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The real reason musicians are dropping out of music schools

CBC Music

Written by Claire Motyer, violin student and coordinator of Musicians' Health Awareness Week at the Schulich School of Music of McGill University.

“This injury not only stopped me from going on a European tour with the National Youth Orchestra of Canada,” confides 21-year-old violinist Emma Morrison, “but it also inhibited me from pursuing my second year in violin performance at the University of Toronto.”

Last year, Morrison developed a playing-related injury during her first year at U of T. The demands and stress of her studies, coupled with preparing for a solo performance of Barber’s Violin Concerto with the Toronto Symphony Youth Orchestra, caused pain in her shoulder and arms.

Emma Morrison plays Samuel Barber’s Violin Concerto with the Toronto Symphony Youth Orchestra under Shalom Bard at Koerner Hall in April 2016.

Emma Morrison plays Samuel Barber’s Violin Concerto with the Toronto Symphony Youth Orchestra under Shalom Bard at Koerner Hall in April 2016. (Malcolm Cook/Toronto Symphony Orchestra)

Originally misdiagnosed as a nerve injury, Morrison’s condition was discovered several months later to be muscle deterioration. She had to put down her violin for the first time since she was eight years old.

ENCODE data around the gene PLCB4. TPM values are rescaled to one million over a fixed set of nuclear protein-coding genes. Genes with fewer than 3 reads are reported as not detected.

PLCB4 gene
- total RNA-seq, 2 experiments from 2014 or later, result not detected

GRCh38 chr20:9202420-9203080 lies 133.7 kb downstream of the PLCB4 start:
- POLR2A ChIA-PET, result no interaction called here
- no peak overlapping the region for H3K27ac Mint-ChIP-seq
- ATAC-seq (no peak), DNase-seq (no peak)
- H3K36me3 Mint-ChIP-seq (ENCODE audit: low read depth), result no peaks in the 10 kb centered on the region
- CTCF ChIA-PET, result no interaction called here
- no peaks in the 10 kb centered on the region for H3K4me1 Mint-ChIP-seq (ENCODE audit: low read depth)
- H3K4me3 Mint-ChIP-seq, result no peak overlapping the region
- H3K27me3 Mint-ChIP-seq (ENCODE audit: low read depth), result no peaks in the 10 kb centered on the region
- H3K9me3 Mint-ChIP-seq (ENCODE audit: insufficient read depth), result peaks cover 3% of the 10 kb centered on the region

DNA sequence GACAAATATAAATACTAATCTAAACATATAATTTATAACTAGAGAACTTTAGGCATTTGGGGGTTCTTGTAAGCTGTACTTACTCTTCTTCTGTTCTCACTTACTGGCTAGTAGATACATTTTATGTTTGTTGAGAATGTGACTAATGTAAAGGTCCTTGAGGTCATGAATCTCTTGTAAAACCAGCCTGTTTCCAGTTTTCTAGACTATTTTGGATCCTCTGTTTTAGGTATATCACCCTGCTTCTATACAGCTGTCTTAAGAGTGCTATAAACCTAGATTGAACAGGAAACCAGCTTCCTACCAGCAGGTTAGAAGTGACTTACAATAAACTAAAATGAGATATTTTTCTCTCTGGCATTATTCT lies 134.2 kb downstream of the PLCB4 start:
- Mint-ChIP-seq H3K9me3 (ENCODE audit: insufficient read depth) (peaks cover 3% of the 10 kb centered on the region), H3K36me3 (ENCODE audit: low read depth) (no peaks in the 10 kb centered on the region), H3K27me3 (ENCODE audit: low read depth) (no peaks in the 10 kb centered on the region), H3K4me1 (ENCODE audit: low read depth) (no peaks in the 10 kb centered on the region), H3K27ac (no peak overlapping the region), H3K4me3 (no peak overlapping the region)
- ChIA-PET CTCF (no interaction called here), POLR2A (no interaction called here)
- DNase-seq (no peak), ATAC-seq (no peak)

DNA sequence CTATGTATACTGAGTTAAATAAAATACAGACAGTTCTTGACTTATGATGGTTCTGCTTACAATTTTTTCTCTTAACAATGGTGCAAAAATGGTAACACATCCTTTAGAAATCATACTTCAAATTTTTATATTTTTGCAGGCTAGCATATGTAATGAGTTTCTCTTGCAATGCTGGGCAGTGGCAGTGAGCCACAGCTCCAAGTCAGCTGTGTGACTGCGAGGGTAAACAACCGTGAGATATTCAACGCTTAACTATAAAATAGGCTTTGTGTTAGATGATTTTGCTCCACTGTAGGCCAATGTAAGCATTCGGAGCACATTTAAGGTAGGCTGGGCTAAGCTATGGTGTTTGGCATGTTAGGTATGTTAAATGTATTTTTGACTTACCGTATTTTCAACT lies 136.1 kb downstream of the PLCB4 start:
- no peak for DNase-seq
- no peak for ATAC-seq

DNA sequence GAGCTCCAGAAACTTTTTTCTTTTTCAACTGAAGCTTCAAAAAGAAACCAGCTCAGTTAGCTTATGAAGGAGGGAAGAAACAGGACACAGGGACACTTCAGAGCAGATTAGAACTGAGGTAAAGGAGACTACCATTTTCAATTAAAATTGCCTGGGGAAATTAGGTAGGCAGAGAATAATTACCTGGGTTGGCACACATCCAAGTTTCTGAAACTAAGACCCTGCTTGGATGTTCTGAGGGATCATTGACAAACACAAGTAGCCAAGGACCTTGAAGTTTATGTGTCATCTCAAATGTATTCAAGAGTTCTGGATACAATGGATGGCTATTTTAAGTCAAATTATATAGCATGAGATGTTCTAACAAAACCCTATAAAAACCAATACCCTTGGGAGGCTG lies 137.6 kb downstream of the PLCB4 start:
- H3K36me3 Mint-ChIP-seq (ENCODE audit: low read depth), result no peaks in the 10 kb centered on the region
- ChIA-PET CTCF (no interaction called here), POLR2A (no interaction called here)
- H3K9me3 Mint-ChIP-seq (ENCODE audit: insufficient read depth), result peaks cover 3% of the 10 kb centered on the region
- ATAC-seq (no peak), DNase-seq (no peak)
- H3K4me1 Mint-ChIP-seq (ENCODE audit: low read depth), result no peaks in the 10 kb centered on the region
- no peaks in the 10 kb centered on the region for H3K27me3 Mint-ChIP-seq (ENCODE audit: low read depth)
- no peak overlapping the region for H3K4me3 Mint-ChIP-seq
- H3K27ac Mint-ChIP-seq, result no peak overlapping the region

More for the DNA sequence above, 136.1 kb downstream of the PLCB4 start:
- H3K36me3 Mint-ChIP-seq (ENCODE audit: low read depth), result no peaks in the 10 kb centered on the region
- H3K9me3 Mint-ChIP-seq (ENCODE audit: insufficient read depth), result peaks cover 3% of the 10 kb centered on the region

“Although my injury was physical, it took a great toll on my mental and emotional health,” she reflects. “My family and friends continue to worry about my well-being, not only physically, but mentally — because they understand how essential the violin is to my expression of self.”

Over the past few months, Morrison has been strengthening her body with a trainer so that she can eventually return to playing, while also learning more about herself away from the instrument.

“I have been able to establish myself outside of my identity as a violinist, which has made me more confident and happy,” she says, looking on the bright side. “When I am healthy enough to return to the instrument, I am certain that I will have a lot more to offer to my art, simply because I now feel like I have more to offer as a person.”


Morrison is not alone. Playing-related injuries are approaching epidemic levels. A 2012 Australian study on that country’s professional symphony orchestras showed that 84 per cent of musicians had experienced injuries in their lifetime and 50 per cent were currently having pain while playing.

Why is this happening?

“Since the most common mechanism of injury in professional musicians is overuse happening over weeks, even months, rather than punctual trauma, it is difficult to identify one leading cause,” notes Pauline Beaud, a physiotherapist and massage therapist in Montreal. “In prevention literature, we talk more about a combination of risk factors.”

Some risk factors she identifies include: inadequate knowledge of the body and how to lead a healthy lifestyle; anything putting more stress on the body, such as posture, technique and inadequate practice breaks; consulting a health practitioner too late; and environmental or emotional stress.

In today’s music schools, these risks are widespread. Many incoming students enter rigorous performance programs before their technique is fully developed. Commitments like orchestra, chamber music, solo repertoire and auditions require many hours of practice each day, while students are also adjusting to a change in environment, a new teacher and a full academic load.